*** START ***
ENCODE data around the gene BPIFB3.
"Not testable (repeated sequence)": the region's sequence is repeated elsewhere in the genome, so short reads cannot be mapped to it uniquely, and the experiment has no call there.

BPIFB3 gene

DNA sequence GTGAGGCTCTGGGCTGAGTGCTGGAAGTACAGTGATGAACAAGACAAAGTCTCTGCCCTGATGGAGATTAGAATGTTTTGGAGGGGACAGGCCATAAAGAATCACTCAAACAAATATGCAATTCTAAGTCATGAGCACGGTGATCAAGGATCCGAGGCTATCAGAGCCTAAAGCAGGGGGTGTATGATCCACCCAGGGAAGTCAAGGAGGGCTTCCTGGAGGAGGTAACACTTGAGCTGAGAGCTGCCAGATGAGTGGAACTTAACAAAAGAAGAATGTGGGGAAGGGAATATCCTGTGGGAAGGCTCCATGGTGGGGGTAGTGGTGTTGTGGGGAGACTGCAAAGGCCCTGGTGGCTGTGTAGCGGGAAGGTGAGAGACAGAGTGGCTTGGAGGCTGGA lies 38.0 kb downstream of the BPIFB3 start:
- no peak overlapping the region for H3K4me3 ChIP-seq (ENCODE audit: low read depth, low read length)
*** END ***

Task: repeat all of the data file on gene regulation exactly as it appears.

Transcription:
ENCODE data around the gene BPIFB3.
"Not testable (repeated sequence)": the region's sequence is repeated elsewhere in the genome, so short reads cannot be mapped to it uniquely, and the experiment has no call there.

BPIFB3 gene

DNA sequence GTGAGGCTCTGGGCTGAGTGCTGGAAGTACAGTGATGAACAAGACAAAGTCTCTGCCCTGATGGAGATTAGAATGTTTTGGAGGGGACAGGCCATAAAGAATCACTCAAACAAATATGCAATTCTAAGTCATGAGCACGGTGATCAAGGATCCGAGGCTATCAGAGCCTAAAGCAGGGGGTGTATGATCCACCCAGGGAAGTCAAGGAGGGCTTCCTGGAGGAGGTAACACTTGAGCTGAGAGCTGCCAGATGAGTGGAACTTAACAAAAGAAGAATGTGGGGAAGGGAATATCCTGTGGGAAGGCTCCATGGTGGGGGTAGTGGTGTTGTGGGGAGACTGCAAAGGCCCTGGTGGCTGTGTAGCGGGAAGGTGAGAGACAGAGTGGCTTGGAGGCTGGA lies 38.0 kb downstream of the BPIFB3 start:
- no peak overlapping the region for H3K4me3 ChIP-seq (ENCODE audit: low read depth, low read length)